If You Happen To Be In New York City

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Raxa Collective has favored photography that captures natural and/or cultural heritage at its best in documentary mode.  But we are interested in the boundaries of this medium, not least because several contributors cross those boundaries in their other work.  If you are interested in these issues, and happen to be in New York City any time in the next few months this show looks worth a visit:

Organized by ICP Curator Carol Squiers, What Is a Photograph? will explore the intense creative experimentation in photography that has occurred since the 1970s. Conceptual art introduced photography into contemporary art making, using the medium in ways that challenged it artistically, intellectually, and technically and broadened the notion of what a photograph could be in art. A new generation of artists began an equally rigorous but more aesthetically adventurous analysis, which probed photography itself—from the role of light, color, composition, to materiality and the subject.What Is a Photograph? brings together these artists, who reinvented photography.

From the press release for the exhibit:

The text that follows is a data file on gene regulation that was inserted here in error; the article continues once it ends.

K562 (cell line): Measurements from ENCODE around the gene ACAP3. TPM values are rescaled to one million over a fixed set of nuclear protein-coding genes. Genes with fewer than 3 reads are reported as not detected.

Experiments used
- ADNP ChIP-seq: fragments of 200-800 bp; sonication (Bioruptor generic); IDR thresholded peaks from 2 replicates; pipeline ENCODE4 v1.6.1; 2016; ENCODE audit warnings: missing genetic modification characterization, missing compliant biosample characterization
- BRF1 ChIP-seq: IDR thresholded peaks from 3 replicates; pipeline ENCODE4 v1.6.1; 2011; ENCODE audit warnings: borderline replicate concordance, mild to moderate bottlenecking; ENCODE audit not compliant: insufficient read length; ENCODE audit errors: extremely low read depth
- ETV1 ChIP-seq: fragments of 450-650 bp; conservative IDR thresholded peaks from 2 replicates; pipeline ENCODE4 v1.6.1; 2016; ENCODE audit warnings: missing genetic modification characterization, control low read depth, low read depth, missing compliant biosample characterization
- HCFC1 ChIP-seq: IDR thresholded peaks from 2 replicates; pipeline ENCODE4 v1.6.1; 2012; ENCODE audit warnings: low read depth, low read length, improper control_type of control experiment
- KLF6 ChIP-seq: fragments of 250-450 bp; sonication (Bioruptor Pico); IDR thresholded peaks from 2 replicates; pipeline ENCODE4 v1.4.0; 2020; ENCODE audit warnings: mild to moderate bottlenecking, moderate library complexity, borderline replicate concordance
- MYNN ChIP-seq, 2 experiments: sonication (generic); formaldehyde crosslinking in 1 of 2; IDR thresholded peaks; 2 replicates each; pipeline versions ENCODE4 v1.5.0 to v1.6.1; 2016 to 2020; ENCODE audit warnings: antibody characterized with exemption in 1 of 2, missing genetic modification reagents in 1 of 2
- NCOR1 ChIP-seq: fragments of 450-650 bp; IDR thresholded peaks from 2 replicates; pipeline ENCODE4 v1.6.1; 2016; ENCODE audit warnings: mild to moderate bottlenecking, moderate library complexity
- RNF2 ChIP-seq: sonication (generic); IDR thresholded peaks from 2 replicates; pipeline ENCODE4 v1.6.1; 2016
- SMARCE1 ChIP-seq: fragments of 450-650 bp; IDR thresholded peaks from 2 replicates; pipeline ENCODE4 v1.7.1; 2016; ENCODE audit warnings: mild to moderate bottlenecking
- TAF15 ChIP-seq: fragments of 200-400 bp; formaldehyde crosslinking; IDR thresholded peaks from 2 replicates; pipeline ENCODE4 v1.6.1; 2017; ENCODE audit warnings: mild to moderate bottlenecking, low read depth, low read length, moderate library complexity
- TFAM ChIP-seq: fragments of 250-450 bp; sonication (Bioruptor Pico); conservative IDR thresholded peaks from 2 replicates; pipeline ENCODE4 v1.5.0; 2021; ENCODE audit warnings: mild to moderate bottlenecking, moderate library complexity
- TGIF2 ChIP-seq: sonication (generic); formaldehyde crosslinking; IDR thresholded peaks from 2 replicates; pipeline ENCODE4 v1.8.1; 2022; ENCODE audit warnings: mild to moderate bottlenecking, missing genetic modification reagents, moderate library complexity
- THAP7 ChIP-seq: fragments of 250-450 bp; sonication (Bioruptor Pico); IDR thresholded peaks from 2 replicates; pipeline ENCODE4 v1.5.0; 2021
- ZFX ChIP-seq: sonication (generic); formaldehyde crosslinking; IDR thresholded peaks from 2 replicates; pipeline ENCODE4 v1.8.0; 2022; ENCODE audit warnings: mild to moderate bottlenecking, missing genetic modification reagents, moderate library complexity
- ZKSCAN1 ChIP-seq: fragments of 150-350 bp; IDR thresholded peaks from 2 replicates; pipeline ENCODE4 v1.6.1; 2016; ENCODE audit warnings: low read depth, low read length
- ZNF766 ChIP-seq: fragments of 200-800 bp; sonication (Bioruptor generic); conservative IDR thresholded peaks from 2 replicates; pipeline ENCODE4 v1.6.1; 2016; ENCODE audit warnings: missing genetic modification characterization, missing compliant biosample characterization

On view at the International Center of Photography from January 31 through May 4, 2014, What Is a Photograph? explores the range of creative experimentation that has occurred in photography since the 1970s.

This major exhibition brings together 21 emerging and established artists who have reconsidered and reinvented the role of light, color, composition, materiality, and the subject in the art of photography. In the process, they have also confronted an unexpected revolution in the medium with the rise of digital technology, which has resulted in imaginative reexaminations of the art of analog photography, the new world of digital images, and the hybrid creations of both systems as they come together.

“Artists around the globe have been experimenting with and redrawing the boundaries of traditional photography for decades,” said ICP Curator Carol Squiers, who organized the exhibit. “Although digital photography seems to have made analog obsolete, artists continue to make works that are photographic objects, using both old technologies and new, crisscrossing boundaries and blending techniques.”

Among those included in the exhibition is Lucas Samaras, who adopted the newly developed Polaroid camera in the late 1960s and early 1970s and immediately began altering its instant prints, creating fantastical nude self-portraits. Another artist who turned to photography in the 1970s was Sigmar Polke. Although better known as a painter, Polke explored nontraditional ways of photographing and printing, manipulating both his film and prints in the darkroom and often drawing and painting on his images.

More recently, Liz Deschenes has used camera-less photography in a subtle investigation of nonrepresentational forms of expression and the outmoded technologies of photography. And, James Welling has created a heterogeneous body of work that explores optics, human perception, and a range of photographic genres both abstract and representational.